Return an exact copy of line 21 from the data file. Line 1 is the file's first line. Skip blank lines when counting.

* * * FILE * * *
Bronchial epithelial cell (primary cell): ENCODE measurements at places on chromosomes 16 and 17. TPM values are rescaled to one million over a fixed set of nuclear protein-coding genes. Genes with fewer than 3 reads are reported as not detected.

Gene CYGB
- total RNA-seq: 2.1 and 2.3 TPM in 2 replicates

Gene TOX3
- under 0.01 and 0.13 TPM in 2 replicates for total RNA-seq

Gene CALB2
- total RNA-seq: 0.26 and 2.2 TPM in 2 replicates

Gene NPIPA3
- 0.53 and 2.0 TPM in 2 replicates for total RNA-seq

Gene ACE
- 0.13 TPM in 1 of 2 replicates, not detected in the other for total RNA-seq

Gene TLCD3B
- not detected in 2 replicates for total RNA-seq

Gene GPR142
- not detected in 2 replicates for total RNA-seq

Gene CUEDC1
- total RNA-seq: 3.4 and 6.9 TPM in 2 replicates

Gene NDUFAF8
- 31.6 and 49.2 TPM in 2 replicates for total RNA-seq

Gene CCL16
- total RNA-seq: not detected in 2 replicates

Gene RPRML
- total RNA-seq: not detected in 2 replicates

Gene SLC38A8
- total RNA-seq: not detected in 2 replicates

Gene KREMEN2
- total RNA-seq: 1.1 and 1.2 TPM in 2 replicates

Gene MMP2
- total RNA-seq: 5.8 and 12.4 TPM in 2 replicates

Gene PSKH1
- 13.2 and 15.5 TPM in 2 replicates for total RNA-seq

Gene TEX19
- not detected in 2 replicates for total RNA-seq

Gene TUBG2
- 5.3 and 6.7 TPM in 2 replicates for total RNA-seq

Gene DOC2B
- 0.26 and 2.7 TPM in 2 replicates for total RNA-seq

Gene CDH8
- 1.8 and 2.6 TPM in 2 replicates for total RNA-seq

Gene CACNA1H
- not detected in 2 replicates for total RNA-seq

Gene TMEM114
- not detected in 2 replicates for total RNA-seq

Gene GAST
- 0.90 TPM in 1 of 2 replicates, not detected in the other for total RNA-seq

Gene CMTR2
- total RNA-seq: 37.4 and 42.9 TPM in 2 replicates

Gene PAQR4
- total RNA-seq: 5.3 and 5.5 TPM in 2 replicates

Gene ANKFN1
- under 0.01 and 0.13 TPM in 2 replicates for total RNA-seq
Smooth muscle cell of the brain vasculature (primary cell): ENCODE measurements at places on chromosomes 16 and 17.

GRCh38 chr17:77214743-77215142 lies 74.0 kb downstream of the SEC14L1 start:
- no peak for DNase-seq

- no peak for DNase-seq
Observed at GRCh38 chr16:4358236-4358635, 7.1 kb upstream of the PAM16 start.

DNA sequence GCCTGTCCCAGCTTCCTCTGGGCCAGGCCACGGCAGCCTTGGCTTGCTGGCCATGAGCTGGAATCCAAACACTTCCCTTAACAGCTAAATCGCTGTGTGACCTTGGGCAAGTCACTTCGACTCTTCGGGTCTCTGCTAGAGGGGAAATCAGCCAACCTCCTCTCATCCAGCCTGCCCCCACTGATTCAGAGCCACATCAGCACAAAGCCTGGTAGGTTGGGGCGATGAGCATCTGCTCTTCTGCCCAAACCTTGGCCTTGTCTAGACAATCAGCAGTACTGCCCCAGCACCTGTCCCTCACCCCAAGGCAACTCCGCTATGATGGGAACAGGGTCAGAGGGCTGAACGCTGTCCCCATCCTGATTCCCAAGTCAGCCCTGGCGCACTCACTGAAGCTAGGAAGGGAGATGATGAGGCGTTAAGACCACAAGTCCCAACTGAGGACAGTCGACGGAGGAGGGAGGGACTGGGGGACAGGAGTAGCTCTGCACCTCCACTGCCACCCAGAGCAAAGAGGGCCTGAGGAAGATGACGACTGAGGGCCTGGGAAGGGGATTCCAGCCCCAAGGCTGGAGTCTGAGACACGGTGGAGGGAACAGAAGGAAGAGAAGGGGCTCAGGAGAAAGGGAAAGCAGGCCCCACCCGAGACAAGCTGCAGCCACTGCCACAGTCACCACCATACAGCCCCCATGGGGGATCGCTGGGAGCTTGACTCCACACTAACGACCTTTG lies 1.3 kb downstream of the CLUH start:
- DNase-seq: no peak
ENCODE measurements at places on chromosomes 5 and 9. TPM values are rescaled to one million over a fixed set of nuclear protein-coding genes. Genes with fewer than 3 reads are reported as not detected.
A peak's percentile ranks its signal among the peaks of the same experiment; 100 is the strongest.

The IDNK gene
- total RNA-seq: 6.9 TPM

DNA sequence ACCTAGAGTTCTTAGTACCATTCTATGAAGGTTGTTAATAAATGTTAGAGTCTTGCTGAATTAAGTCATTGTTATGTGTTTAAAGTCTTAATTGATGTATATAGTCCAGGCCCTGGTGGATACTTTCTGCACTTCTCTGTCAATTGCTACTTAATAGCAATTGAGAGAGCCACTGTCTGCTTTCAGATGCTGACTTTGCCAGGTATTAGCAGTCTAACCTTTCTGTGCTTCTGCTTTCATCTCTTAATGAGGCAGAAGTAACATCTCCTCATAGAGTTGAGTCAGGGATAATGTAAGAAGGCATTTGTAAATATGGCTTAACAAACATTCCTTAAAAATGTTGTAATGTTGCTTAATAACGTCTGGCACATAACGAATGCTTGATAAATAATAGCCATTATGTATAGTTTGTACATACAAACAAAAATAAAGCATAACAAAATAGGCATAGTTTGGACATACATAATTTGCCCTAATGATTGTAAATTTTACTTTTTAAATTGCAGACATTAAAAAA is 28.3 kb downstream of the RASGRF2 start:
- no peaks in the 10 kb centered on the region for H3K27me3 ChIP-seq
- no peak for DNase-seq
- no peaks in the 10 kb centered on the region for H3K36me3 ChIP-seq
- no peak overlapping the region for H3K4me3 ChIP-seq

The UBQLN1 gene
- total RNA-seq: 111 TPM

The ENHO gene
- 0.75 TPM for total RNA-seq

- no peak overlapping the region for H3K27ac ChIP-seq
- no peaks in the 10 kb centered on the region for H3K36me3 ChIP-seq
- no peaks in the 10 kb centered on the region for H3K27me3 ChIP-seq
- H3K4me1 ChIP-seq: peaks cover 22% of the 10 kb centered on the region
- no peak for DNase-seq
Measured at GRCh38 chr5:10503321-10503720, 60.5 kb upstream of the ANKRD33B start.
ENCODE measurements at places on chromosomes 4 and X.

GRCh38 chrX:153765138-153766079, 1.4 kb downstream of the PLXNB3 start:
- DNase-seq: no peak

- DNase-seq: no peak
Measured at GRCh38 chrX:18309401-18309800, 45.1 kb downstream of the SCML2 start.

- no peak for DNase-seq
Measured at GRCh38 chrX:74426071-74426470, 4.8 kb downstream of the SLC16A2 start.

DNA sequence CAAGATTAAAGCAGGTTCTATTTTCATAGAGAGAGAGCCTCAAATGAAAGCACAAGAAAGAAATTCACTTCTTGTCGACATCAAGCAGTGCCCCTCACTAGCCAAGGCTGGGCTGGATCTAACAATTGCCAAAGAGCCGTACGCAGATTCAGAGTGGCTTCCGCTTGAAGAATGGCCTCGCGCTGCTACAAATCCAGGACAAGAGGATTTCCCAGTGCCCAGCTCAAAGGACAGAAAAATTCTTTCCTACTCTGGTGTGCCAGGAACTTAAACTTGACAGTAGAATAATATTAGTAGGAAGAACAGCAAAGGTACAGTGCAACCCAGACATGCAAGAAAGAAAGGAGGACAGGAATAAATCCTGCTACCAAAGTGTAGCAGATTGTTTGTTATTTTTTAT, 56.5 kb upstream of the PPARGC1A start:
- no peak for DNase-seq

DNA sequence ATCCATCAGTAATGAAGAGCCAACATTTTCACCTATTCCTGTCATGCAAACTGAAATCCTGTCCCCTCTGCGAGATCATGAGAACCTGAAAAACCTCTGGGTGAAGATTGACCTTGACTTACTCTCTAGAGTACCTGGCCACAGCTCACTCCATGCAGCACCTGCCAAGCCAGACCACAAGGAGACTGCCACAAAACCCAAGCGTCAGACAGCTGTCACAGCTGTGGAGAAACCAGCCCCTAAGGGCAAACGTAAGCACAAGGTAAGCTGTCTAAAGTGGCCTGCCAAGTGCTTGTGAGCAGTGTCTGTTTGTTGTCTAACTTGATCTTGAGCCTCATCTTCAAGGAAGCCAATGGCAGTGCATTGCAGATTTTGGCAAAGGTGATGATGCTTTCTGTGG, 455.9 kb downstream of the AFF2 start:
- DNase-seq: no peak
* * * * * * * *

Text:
- total RNA-seq: not detected in 2 replicates